Scan SNMP to Prevent a Hack of Your Network
Simple Network Management Protocol (SNMP) is built in to virtually every network device and can be a source of hacking. Network management programs (such as HP OpenView and LANDesk) use SNMP for remote network host management. Unfortunately, SNMP also presents security vulnerabilities.
The problem is that most network hosts run SNMP enabled with the default read/write community strings of public/private. The majority of network devices have SNMP enabled and don’t even need it.
If SNMP is compromised, a hacker may be able to gather such network information as ARP tables, usernames, and TCP connections to attack your systems further. If SNMP shows up in port scans, you can bet that a malicious attacker will try to compromise the system.
Here are some utilities for SNMP enumeration:
The commercial tools NetScanTools Pro and Essential NetTools
Free Windows GUI-based Getif
You can use Getif to enumerate systems with SNMP enabled.
In this test, you can glean a lot of information from a wireless access point, including model number, firmware revision, and system uptime. All this could be used against the host if an attacker wanted to exploit a known vulnerability in this particular system. There were several management interface usernames on this access point. You certainly don’t want to show the world this information.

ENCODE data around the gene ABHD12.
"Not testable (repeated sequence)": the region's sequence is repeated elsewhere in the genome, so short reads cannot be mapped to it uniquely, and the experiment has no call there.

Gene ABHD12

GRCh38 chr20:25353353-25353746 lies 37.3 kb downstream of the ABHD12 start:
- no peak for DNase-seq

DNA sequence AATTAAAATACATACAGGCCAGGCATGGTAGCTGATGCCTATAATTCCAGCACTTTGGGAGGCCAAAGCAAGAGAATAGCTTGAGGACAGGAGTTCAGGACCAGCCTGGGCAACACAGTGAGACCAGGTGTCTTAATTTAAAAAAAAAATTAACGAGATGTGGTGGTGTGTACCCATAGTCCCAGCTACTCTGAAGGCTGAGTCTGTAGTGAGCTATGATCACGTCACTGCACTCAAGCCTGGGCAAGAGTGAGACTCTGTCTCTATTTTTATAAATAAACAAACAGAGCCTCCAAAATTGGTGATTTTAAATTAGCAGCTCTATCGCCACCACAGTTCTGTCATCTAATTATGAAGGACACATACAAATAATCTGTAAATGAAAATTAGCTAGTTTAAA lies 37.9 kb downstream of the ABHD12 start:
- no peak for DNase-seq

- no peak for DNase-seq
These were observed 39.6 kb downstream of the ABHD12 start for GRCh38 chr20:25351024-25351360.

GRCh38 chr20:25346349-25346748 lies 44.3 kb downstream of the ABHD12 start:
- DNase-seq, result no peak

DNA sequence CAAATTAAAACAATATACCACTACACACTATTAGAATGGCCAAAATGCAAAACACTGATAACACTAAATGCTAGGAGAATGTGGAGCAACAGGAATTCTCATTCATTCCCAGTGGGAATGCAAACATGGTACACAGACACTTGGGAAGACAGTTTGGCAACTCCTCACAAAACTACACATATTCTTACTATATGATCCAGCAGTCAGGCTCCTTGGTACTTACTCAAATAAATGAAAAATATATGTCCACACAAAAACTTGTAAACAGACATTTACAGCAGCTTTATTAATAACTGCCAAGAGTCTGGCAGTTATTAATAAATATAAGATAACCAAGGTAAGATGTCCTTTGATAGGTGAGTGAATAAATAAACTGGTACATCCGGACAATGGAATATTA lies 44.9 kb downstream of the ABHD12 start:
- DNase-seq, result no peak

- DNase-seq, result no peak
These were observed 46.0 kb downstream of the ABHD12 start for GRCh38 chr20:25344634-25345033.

For a list of vendors and products affected by the well-known SNMP vulnerabilities, refer to www.cert.org/advisories/CA-2002-03.html.
Countermeasures against SNMP attacks
Preventing SNMP attacks can be as simple as A-B-C:
Always disable SNMP on hosts if you’re not using it — period.
Block the SNMP ports (UDP ports 161 and 162) at the network perimeter.
Change the default SNMP community read string from public and the default community write string from private to another long and complex value that’s virtually impossible to guess.
There’s technically a “U” that’s part of the solution: upgrade. Upgrading your systems (at least the ones you can) to SNMP version 3 can resolve many of the well-known SNMP security weaknesses.